Finding and Graphing Points for Linear Relationships
Your students may have encountered ordered pairs last year, but it's a good idea to start by reviewing the basic skills of locating a point on a grid from an ordered pair. A day spent using grids to practice locating points that fall in a straight line will be a day well spent.
Materials: poster paper or a transparency and overhead projector for demonstration; straightedge
Preparation: Draw a large coordinate grid on the poster paper or transparency. Label the x and y axes from 0 through 10. Display the grid where students can see it.
Prerequisite Skills and Concepts: Students should know about ordered pairs and locating points on a grid.
 Write these ordered pairs on the board: (6,4); (7,5); (8,6); and (9,7). Point to the ordered pair (6,4).
 Ask: What rule describes the relationship between the numbers in this ordered pair?
Elicit from students this rule: the first number minus two equals the second number.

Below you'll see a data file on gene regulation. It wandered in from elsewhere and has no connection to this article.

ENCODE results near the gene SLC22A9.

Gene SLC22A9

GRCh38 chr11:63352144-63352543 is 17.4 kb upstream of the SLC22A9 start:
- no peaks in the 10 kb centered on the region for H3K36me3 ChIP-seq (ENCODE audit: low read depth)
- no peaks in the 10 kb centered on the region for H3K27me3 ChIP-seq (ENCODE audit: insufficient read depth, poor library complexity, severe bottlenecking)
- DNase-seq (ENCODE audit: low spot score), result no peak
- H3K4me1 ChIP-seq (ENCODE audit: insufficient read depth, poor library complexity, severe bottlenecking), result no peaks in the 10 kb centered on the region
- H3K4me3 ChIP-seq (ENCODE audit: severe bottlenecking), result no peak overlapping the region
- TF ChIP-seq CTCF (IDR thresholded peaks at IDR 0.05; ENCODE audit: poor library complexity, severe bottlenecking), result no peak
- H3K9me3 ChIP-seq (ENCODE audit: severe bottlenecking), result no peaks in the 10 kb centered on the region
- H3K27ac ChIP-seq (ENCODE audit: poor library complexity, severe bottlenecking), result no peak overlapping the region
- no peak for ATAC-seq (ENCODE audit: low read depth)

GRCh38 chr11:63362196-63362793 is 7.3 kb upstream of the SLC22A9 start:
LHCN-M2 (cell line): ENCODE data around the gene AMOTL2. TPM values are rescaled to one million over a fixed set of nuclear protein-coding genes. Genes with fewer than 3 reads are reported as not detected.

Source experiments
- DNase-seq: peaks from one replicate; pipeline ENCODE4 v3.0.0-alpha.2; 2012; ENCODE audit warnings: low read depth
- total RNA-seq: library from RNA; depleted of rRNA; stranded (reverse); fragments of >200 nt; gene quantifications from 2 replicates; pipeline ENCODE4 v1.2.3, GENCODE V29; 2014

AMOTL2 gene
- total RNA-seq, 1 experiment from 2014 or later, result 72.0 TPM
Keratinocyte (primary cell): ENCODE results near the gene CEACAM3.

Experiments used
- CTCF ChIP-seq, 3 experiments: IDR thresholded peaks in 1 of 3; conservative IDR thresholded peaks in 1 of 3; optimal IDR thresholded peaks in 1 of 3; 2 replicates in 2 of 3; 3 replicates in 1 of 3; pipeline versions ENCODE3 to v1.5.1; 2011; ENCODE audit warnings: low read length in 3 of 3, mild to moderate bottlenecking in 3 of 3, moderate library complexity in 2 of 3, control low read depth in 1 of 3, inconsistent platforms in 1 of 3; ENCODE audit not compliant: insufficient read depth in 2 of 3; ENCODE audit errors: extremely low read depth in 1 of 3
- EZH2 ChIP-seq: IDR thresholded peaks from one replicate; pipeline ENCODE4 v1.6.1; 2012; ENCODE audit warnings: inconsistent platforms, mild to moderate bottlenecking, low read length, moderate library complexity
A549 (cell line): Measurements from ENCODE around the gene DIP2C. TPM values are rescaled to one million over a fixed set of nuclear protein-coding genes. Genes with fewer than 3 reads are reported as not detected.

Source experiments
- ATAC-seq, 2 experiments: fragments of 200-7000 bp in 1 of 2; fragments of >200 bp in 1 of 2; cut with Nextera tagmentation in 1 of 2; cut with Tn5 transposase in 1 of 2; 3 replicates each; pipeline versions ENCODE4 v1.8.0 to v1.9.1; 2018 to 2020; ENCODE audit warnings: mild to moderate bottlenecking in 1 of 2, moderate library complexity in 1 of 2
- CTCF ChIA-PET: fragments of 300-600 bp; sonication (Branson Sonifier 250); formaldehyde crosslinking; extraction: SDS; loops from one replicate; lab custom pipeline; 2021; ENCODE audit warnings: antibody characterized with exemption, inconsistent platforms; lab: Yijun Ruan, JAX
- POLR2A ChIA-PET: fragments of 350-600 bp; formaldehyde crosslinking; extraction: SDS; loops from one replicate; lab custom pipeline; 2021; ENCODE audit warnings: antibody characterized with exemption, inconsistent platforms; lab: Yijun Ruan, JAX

Ask: Does the same rule apply to the other ordered pairs?
Students should realize that each ordered pair follows this rule. You can help them by using the rule to write each ordered pair as an equation on the board: 6 – 2 = 4, 7 – 2 = 5, 8 – 2 = 6, 9 – 2 = 7.
 Say: Let's locate these ordered pairs on a grid.
 Ask: How would you locate the point for (6,4) on the grid?
Students should say "to start at 0, move 6 units to the right, then 4 units up". Mark this point on the grid for the class to see.
 Have students verbalize how to locate the point for each of the other ordered pairs. Then mark each point on the grid. Emphasize the importance of moving right for the first number in the ordered pair and up for the second number.
 Ask: What figure do you think will be formed by connecting the points on the grid?
Students should see that a line will be formed. Use a straightedge to connect the points.
 Provide students with other examples of ordered pairs that follow a rule. Have students identify the rule and explain how to graph the points. Here is one example: rule: the first number plus three equals the second number; ordered pairs: (2,5); (3,6); (4,7); and (5,8)

Finding and Graphing Points
for Linear Relationships
Finding the Length of a Line